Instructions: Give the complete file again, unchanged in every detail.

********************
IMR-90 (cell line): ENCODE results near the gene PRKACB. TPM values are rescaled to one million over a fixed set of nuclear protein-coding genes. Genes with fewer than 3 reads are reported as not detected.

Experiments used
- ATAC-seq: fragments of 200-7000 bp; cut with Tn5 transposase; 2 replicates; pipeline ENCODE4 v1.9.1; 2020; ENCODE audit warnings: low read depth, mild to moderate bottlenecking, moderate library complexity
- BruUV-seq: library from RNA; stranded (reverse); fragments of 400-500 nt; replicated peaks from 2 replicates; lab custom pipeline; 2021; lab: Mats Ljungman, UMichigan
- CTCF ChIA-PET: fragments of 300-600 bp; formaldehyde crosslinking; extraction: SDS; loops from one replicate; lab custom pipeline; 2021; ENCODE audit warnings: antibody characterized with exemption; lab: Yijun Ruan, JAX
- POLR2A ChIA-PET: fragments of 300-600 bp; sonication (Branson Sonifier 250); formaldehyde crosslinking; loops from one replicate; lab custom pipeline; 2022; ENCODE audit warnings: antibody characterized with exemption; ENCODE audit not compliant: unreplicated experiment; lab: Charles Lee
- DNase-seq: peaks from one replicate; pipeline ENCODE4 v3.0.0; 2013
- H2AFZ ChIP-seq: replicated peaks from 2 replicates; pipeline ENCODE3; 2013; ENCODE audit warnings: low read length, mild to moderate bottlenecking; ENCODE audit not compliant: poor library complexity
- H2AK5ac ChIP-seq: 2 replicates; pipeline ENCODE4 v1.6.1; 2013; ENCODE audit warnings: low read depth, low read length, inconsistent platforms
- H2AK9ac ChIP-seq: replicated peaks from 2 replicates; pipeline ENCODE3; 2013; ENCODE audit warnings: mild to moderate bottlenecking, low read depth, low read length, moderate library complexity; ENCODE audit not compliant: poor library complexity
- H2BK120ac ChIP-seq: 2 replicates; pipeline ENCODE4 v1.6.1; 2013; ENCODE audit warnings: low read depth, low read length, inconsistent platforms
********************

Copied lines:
IMR-90 (cell line): ENCODE results near the gene PRKACB. TPM values are rescaled to one million over a fixed set of nuclear protein-coding genes. Genes with fewer than 3 reads are reported as not detected.

Experiments used
- ATAC-seq: fragments of 200-7000 bp; cut with Tn5 transposase; 2 replicates; pipeline ENCODE4 v1.9.1; 2020; ENCODE audit warnings: low read depth, mild to moderate bottlenecking, moderate library complexity
- BruUV-seq: library from RNA; stranded (reverse); fragments of 400-500 nt; replicated peaks from 2 replicates; lab custom pipeline; 2021; lab: Mats Ljungman, UMichigan
- CTCF ChIA-PET: fragments of 300-600 bp; formaldehyde crosslinking; extraction: SDS; loops from one replicate; lab custom pipeline; 2021; ENCODE audit warnings: antibody characterized with exemption; lab: Yijun Ruan, JAX
- POLR2A ChIA-PET: fragments of 300-600 bp; sonication (Branson Sonifier 250); formaldehyde crosslinking; loops from one replicate; lab custom pipeline; 2022; ENCODE audit warnings: antibody characterized with exemption; ENCODE audit not compliant: unreplicated experiment; lab: Charles Lee
- DNase-seq: peaks from one replicate; pipeline ENCODE4 v3.0.0; 2013
- H2AFZ ChIP-seq: replicated peaks from 2 replicates; pipeline ENCODE3; 2013; ENCODE audit warnings: low read length, mild to moderate bottlenecking; ENCODE audit not compliant: poor library complexity
- H2AK5ac ChIP-seq: 2 replicates; pipeline ENCODE4 v1.6.1; 2013; ENCODE audit warnings: low read depth, low read length, inconsistent platforms
- H2AK9ac ChIP-seq: replicated peaks from 2 replicates; pipeline ENCODE3; 2013; ENCODE audit warnings: mild to moderate bottlenecking, low read depth, low read length, moderate library complexity; ENCODE audit not compliant: poor library complexity
- H2BK120ac ChIP-seq: 2 replicates; pipeline ENCODE4 v1.6.1; 2013; ENCODE audit warnings: low read depth, low read length, inconsistent platforms